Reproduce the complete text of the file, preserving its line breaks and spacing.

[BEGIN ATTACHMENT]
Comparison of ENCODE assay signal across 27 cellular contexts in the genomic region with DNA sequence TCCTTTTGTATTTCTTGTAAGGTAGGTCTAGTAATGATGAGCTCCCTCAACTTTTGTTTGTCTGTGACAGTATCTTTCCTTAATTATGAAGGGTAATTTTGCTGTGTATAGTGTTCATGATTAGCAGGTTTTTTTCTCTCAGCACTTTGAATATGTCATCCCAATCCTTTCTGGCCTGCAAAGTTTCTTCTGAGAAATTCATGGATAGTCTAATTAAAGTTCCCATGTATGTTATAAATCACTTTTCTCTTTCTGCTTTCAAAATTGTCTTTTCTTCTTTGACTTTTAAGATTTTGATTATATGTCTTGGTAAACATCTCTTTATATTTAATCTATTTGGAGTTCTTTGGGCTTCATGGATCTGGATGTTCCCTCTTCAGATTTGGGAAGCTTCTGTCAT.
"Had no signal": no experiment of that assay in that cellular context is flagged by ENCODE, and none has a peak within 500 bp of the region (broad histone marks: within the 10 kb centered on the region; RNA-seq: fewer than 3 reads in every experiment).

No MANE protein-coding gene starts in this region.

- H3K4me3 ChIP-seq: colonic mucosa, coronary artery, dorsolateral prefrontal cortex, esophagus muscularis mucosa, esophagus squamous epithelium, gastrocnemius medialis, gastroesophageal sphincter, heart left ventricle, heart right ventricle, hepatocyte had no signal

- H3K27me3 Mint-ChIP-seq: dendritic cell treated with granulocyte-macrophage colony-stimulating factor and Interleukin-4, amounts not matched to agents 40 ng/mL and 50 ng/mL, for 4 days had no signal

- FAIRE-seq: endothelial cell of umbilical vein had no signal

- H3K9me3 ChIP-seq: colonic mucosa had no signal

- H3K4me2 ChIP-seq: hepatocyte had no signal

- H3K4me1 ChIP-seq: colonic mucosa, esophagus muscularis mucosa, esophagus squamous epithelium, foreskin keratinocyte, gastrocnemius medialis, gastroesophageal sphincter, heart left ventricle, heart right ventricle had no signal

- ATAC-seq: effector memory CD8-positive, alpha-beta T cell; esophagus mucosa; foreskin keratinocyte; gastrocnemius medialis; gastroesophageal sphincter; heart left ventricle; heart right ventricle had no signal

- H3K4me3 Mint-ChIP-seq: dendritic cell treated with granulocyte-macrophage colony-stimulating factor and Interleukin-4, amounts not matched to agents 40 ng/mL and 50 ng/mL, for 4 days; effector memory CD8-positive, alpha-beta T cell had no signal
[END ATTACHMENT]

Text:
Comparison of ENCODE assay signal across 27 cellular contexts in the genomic region with DNA sequence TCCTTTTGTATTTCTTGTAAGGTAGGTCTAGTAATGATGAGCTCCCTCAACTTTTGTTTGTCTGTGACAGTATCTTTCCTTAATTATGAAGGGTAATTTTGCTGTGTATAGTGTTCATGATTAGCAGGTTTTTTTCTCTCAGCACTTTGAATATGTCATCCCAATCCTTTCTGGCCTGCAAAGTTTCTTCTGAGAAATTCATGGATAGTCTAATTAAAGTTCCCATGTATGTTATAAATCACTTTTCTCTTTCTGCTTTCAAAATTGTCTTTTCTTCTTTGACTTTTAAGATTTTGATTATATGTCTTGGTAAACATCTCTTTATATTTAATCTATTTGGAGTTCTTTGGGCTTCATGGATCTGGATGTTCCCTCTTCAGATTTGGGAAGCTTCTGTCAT.
"Had no signal": no experiment of that assay in that cellular context is flagged by ENCODE, and none has a peak within 500 bp of the region (broad histone marks: within the 10 kb centered on the region; RNA-seq: fewer than 3 reads in every experiment).

No MANE protein-coding gene starts in this region.

- H3K4me3 ChIP-seq: colonic mucosa, coronary artery, dorsolateral prefrontal cortex, esophagus muscularis mucosa, esophagus squamous epithelium, gastrocnemius medialis, gastroesophageal sphincter, heart left ventricle, heart right ventricle, hepatocyte had no signal

- H3K27me3 Mint-ChIP-seq: dendritic cell treated with granulocyte-macrophage colony-stimulating factor and Interleukin-4, amounts not matched to agents 40 ng/mL and 50 ng/mL, for 4 days had no signal

- FAIRE-seq: endothelial cell of umbilical vein had no signal

- H3K9me3 ChIP-seq: colonic mucosa had no signal

- H3K4me2 ChIP-seq: hepatocyte had no signal

- H3K4me1 ChIP-seq: colonic mucosa, esophagus muscularis mucosa, esophagus squamous epithelium, foreskin keratinocyte, gastrocnemius medialis, gastroesophageal sphincter, heart left ventricle, heart right ventricle had no signal

- ATAC-seq: effector memory CD8-positive, alpha-beta T cell; esophagus mucosa; foreskin keratinocyte; gastrocnemius medialis; gastroesophageal sphincter; heart left ventricle; heart right ventricle had no signal

- H3K4me3 Mint-ChIP-seq: dendritic cell treated with granulocyte-macrophage colony-stimulating factor and Interleukin-4, amounts not matched to agents 40 ng/mL and 50 ng/mL, for 4 days; effector memory CD8-positive, alpha-beta T cell had no signal